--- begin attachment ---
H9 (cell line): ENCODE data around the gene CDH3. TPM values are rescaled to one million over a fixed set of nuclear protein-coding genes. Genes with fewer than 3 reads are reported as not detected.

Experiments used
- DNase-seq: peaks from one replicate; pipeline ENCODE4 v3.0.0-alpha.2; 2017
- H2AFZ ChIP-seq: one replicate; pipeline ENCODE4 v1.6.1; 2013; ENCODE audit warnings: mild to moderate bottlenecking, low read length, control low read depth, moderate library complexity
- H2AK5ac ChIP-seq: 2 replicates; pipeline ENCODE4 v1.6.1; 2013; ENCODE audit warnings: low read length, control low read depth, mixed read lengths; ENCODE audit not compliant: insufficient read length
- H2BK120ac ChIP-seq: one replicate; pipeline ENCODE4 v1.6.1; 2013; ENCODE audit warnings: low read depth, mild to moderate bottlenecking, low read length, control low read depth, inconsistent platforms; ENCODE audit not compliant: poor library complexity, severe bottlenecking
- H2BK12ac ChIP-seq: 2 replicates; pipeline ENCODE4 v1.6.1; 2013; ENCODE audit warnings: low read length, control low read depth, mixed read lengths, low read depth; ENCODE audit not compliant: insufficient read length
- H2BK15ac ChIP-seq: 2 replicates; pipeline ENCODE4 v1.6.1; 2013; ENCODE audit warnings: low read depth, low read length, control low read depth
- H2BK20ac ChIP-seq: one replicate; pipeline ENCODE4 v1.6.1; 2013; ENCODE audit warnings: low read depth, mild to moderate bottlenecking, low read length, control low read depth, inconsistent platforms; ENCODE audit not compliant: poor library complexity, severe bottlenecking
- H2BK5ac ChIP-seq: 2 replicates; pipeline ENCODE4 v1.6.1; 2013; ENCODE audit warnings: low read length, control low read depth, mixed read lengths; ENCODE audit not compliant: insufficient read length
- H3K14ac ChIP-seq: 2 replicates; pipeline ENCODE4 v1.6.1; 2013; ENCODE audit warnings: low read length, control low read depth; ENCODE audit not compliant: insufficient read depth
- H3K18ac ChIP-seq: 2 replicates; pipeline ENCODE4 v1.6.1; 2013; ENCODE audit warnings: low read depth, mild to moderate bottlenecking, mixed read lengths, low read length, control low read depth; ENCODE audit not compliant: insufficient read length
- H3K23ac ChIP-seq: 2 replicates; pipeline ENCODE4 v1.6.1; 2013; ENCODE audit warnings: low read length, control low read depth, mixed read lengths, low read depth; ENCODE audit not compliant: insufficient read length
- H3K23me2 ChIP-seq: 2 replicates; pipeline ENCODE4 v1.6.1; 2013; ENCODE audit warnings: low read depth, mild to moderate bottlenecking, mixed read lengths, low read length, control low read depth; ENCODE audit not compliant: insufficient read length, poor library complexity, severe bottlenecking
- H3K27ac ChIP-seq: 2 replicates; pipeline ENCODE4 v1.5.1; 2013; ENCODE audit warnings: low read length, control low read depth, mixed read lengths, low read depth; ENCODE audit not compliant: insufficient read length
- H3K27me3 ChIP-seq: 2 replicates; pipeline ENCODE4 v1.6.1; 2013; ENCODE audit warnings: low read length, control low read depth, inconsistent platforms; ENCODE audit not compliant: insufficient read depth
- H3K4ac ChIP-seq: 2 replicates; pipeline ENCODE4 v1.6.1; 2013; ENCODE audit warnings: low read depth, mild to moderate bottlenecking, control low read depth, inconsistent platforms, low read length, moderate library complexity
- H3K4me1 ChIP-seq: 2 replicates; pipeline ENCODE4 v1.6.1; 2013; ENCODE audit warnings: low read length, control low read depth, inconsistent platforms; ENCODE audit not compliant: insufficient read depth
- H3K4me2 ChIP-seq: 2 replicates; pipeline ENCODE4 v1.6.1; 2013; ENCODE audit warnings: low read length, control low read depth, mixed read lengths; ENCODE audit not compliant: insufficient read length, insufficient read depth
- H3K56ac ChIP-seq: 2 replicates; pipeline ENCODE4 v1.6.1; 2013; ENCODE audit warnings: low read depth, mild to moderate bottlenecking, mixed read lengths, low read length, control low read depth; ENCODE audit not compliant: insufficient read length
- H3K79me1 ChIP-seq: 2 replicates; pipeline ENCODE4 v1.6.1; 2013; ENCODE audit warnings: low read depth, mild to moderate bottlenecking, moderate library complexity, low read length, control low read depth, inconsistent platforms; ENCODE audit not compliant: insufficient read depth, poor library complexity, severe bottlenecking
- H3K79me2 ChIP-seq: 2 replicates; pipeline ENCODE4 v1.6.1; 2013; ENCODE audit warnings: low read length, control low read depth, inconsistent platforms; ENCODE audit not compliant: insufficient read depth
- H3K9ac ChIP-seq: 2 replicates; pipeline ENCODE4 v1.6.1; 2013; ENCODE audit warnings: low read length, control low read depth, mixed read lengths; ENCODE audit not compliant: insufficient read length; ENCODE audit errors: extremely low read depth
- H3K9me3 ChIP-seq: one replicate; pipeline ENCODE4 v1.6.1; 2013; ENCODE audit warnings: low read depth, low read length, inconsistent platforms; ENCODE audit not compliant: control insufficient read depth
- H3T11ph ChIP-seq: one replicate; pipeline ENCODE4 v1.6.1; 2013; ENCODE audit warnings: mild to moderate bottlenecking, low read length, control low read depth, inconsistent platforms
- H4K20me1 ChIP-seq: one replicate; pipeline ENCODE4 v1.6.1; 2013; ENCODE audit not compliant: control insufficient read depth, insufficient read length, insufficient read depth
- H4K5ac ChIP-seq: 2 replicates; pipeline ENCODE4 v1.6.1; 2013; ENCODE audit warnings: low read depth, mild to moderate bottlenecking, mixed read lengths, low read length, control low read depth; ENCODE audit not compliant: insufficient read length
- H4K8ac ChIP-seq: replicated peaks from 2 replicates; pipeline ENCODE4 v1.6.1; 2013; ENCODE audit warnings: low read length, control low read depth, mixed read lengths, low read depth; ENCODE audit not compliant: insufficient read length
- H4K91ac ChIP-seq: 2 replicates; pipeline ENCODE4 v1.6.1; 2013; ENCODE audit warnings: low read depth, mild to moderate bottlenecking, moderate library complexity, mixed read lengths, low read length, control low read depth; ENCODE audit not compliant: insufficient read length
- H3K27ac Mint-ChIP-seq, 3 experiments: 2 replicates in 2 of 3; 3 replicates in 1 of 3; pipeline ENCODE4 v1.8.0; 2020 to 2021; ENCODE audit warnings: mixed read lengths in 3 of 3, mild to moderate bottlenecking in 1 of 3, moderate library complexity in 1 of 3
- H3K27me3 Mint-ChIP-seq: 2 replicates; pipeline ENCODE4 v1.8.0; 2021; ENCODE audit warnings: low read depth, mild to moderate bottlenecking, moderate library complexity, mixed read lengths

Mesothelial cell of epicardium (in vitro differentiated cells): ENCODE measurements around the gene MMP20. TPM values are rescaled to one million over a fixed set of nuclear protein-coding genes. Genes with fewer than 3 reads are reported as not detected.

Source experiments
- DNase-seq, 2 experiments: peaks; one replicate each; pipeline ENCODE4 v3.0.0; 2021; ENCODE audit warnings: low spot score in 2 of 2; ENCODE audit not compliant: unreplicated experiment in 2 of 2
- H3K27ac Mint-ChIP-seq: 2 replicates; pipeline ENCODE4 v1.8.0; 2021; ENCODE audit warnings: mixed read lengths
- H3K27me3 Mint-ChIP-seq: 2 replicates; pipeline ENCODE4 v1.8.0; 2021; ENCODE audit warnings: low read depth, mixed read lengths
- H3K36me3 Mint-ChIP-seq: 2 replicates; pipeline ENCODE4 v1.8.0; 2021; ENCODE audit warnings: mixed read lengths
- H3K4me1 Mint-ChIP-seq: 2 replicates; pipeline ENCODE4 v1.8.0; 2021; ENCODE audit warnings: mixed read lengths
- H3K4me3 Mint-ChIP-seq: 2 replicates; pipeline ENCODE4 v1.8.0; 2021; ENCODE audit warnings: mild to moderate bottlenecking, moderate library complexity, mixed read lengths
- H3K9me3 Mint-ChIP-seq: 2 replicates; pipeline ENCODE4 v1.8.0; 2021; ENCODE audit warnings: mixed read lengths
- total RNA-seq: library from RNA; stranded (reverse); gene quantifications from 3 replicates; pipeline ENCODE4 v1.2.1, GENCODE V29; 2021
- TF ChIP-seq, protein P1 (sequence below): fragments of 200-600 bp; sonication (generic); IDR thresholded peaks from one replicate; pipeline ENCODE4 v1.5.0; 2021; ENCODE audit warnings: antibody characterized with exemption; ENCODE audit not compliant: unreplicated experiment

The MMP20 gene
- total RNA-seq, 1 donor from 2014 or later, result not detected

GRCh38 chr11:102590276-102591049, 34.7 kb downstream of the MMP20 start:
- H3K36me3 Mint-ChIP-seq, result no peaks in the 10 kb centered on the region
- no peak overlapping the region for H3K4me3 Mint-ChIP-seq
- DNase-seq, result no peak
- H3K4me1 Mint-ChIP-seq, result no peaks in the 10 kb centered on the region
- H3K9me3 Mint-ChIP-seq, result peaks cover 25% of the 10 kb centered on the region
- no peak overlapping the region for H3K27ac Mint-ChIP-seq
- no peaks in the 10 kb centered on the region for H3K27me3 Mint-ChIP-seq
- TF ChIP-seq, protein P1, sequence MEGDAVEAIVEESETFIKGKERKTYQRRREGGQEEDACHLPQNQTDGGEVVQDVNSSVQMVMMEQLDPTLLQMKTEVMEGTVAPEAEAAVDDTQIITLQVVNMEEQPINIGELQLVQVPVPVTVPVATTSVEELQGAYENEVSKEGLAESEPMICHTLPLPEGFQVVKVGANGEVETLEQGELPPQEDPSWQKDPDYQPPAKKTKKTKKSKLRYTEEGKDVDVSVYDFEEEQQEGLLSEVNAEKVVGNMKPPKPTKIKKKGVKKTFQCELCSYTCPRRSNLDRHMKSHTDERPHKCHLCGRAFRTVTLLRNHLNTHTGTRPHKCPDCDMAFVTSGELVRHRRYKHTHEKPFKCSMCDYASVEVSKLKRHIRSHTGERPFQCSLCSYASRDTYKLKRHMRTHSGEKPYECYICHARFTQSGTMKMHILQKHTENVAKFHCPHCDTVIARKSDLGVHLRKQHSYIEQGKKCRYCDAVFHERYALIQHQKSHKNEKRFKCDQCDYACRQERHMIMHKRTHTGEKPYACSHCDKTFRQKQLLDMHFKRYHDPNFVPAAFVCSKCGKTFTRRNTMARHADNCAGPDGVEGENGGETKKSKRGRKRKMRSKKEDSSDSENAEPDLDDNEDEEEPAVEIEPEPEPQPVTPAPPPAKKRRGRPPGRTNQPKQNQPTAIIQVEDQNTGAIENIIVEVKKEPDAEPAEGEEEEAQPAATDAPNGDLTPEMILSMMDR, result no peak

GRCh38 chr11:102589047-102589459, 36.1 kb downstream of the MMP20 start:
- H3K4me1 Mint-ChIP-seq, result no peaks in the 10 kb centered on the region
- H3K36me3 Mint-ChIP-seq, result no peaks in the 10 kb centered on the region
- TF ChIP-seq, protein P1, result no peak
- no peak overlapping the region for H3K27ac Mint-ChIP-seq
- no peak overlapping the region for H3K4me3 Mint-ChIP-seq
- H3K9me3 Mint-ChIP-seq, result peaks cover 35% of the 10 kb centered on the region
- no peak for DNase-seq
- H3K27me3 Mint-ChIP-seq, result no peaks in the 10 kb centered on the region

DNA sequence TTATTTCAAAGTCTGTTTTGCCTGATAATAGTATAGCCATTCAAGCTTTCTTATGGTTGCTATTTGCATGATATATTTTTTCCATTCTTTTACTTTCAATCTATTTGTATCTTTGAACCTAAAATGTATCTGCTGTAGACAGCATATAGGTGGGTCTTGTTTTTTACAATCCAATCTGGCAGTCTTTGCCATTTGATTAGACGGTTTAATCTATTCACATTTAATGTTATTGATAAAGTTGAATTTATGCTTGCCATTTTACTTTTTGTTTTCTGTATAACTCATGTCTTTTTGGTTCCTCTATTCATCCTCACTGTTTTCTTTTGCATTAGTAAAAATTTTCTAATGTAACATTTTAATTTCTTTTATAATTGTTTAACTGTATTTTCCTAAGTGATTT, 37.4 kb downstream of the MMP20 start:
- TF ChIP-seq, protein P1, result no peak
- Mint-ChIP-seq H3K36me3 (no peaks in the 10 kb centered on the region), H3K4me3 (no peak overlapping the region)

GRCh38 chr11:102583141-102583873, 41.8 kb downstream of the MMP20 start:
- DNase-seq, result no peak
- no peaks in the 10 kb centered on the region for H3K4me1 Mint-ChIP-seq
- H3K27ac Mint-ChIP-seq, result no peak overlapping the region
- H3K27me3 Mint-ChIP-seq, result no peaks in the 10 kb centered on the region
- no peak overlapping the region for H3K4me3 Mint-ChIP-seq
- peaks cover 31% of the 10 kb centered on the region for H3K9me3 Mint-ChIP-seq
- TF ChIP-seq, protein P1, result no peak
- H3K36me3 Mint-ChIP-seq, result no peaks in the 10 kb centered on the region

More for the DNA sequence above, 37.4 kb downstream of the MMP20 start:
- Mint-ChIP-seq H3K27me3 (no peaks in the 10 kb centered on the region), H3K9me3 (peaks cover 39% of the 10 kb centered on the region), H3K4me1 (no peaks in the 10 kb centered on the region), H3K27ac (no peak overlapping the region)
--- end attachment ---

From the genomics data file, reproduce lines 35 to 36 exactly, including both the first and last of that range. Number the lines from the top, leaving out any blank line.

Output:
- H3K27ac Mint-ChIP-seq: 2 replicates; pipeline ENCODE4 v1.8.0; 2021; ENCODE audit warnings: mixed read lengths
- H3K27me3 Mint-ChIP-seq: 2 replicates; pipeline ENCODE4 v1.8.0; 2021; ENCODE audit warnings: low read depth, mixed read lengths